European Environment Agency (EEA)

Landscape fragmentation in Europe


Courtesy of Courtesy of European Environment Agency (EEA)

Landscape fragmentation caused by transportation infrastructure and built-up areas has a number of ecological effects. It contributes significantly to the decline and loss of wildlife populations and to the increasing endangerment of species in Europe, for example through the dissection and isolation of populations, and affects the water regime and the recreational quality of landscapes. In spite of the planning concept of preserving large unfragmented areas, fragmentation has continued to increase during the last 20 years, and many more new transportation infrastructure projects are planned, in particular in eastern Europe, which will further increase the level of landscape fragmentation significantly. Therefore, data on the degree of landscape fragmentation are needed that are suitable for comparing different regions, especially in relation to different natural landscape types and different socioeconomic conditions. This report quantitatively investigates the degree of landscape fragmentation in 28 countries in Europe for the first time for three different fragmentation geometries at three levels. The three levels include countries, regions (NUTS‑X, according to the Nomenclature of Statistical Territorial Units), and a grid of 1 km2 cells (LEAC grid, which is used for Land and Ecosystem Accounting activities).

The report applies the method of 'effective mesh density' which quantifies the degree to which the possibilities for movement of wildlife in the landscape are interrupted by barriers. The effective mesh density values across the 28 investigated countries cover a large range, from low values in large parts of Scandinavia to very high values in western and central Europe. Many highly fragmented regions are located in Belgium, the Netherlands, Denmark, Germany, France, Poland and the Czech Republic. High fragmentation values are mostly found in the vicinity of large urban areas and along major transportation corridors. The lowest levels of fragmentation are usually associated with mountain ranges or remoteness. Fragmentation geometry B2 'Fragmentation of non-mountainous land areas' which includes highways up to class 4, railways and urban areas, is the most important fragmentation geometry, as it is suitable for comparing regions with differing geographical conditions like different amounts of mountains or lakes; it also encompasses the most complete set of physical barriers that may affect a large number of species.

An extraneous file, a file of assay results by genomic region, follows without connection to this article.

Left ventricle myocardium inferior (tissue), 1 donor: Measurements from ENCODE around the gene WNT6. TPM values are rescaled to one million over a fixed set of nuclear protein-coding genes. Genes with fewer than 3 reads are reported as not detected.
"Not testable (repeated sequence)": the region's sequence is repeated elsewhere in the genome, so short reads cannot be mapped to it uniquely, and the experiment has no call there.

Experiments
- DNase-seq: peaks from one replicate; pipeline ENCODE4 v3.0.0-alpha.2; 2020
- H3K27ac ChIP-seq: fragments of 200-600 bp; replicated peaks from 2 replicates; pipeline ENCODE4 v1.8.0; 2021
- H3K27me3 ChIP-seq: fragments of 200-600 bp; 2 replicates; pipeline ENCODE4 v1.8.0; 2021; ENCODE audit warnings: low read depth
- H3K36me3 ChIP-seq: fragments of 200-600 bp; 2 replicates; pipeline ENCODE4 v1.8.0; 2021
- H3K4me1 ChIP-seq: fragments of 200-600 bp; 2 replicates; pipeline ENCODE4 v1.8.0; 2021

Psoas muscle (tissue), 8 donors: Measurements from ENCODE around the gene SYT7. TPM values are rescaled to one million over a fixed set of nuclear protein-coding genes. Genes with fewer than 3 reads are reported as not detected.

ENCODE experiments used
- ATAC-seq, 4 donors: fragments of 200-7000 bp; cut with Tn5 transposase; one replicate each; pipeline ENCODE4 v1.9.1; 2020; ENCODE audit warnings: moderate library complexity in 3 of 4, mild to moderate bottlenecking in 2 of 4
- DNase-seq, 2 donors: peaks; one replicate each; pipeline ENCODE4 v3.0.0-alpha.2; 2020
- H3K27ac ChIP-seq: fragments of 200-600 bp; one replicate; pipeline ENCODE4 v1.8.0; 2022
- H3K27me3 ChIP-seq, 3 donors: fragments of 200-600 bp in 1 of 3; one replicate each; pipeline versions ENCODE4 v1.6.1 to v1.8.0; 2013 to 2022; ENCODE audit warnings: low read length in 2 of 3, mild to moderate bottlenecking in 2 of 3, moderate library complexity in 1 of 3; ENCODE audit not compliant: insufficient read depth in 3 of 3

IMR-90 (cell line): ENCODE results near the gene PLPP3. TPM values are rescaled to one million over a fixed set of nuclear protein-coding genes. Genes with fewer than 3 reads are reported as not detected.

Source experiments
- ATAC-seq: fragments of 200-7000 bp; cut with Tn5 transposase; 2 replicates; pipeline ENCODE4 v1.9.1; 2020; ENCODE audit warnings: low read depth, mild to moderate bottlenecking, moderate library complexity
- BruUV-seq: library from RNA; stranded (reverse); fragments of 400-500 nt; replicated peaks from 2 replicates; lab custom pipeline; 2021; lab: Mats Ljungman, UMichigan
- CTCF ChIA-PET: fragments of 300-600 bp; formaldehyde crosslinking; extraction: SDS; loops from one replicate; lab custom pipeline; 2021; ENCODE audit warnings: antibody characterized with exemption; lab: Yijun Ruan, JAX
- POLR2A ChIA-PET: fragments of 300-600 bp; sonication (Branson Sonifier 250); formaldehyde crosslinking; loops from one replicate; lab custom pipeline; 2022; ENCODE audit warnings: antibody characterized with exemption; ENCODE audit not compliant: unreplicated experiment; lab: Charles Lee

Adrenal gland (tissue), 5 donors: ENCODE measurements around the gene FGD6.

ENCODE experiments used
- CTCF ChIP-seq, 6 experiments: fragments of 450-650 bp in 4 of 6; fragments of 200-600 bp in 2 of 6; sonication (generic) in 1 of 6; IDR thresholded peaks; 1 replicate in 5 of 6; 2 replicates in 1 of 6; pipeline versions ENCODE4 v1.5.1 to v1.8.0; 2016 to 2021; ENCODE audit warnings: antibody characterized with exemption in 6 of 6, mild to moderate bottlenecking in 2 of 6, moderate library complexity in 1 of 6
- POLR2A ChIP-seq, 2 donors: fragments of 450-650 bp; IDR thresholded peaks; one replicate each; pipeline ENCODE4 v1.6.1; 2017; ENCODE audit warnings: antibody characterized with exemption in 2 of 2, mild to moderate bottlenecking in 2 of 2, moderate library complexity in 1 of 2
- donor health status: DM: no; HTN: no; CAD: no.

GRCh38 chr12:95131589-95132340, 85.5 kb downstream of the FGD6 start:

Predictive models of landscape fragmentation

In the second part, this report investigates potential causes that contribute to an increased or decreased degree of landscape fragmentation and determines their relative importance. The density of the transportation network and the extent of landscape fragmentation are largely a function of interacting socioeconomic drivers such as population density and geophysical factors such as topography. Current levels of landscape fragmentation need to be interpreted within the context of these regional socioeconomic and geophysical conditions. Therefore, this report applies a set of statistical models to determine which of these factors drive the process of landscape fragmentation in Europe. We analysed the statistical relationships between landscape fragmentation and a range of predictive variables, applied these relationships to predict the likely fragmentation values for all regions in our study area, and compared actual values with predicted values.

In general, the most relevant variables affecting landscape fragmentation were population density, gross domestic product per capita, volume passenger density, and the quantity of goods loaded and unloaded per capita. The amount of variation in the level of fragmentation that was explained by the predictor variables was high, ranging from 46 % to 91 % in different parts of Europe. The statistical relationships indicated that different drivers of landscape fragmentation are important in different parts of Europe. Efforts for curtailing landscape fragmentation should take these differences into account.

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